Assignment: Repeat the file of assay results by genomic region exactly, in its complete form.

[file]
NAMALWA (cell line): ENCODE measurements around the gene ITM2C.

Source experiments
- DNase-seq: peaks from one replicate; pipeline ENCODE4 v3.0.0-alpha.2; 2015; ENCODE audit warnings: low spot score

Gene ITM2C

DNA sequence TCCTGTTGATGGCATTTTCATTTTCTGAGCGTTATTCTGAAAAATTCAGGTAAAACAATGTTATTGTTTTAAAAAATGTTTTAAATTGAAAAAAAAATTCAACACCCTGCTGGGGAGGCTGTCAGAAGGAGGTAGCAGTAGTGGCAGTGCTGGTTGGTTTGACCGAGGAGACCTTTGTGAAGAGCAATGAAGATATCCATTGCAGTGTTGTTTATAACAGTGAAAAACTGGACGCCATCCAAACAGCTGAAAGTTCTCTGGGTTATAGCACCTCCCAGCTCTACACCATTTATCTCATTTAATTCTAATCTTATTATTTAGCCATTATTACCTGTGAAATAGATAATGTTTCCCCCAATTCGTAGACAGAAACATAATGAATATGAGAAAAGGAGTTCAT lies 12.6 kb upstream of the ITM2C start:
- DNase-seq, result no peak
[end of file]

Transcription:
NAMALWA (cell line): ENCODE measurements around the gene ITM2C.

Source experiments
- DNase-seq: peaks from one replicate; pipeline ENCODE4 v3.0.0-alpha.2; 2015; ENCODE audit warnings: low spot score

Gene ITM2C

DNA sequence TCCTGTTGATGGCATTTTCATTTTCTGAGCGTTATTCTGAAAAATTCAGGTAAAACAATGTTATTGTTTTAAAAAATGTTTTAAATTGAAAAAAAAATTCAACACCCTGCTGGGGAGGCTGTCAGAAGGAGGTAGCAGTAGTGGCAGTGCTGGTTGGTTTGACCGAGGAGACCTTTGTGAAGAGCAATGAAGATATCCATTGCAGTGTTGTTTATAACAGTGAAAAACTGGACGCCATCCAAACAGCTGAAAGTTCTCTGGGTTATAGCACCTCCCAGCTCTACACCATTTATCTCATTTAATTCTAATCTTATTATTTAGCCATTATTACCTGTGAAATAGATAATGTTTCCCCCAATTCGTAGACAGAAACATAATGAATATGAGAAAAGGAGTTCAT lies 12.6 kb upstream of the ITM2C start:
- DNase-seq, result no peak